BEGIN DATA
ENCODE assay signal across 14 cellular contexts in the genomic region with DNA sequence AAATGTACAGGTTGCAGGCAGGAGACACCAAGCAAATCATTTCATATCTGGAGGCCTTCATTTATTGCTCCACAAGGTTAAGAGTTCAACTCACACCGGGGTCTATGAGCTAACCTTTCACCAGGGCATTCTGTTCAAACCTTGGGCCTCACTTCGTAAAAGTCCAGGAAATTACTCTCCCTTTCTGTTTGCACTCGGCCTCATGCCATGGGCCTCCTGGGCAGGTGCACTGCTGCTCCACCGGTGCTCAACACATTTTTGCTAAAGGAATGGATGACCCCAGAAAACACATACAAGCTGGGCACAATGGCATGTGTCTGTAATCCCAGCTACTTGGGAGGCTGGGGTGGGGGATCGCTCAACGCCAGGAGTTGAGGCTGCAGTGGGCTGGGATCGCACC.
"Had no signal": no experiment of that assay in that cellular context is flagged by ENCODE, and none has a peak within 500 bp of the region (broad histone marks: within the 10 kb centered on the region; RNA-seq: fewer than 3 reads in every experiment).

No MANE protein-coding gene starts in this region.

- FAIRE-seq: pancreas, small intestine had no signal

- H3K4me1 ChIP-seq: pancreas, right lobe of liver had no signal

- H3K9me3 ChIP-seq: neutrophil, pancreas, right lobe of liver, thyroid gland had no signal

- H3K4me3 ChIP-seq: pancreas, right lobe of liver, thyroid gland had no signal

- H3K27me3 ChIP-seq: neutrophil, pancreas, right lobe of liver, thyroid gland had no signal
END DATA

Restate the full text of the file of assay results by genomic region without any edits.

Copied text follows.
ENCODE assay signal across 14 cellular contexts in the genomic region with DNA sequence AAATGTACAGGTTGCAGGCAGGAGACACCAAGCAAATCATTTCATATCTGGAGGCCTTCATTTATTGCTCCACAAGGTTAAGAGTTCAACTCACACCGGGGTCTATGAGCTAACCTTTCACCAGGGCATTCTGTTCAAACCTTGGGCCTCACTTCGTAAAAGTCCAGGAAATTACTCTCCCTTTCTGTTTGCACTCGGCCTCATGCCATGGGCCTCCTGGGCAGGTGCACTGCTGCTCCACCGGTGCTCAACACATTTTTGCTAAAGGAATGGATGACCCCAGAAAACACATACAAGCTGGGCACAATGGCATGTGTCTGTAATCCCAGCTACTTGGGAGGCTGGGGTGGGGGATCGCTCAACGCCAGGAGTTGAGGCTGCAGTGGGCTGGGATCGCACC.
"Had no signal": no experiment of that assay in that cellular context is flagged by ENCODE, and none has a peak within 500 bp of the region (broad histone marks: within the 10 kb centered on the region; RNA-seq: fewer than 3 reads in every experiment).

No MANE protein-coding gene starts in this region.

- FAIRE-seq: pancreas, small intestine had no signal

- H3K4me1 ChIP-seq: pancreas, right lobe of liver had no signal

- H3K9me3 ChIP-seq: neutrophil, pancreas, right lobe of liver, thyroid gland had no signal

- H3K4me3 ChIP-seq: pancreas, right lobe of liver, thyroid gland had no signal

- H3K27me3 ChIP-seq: neutrophil, pancreas, right lobe of liver, thyroid gland had no signal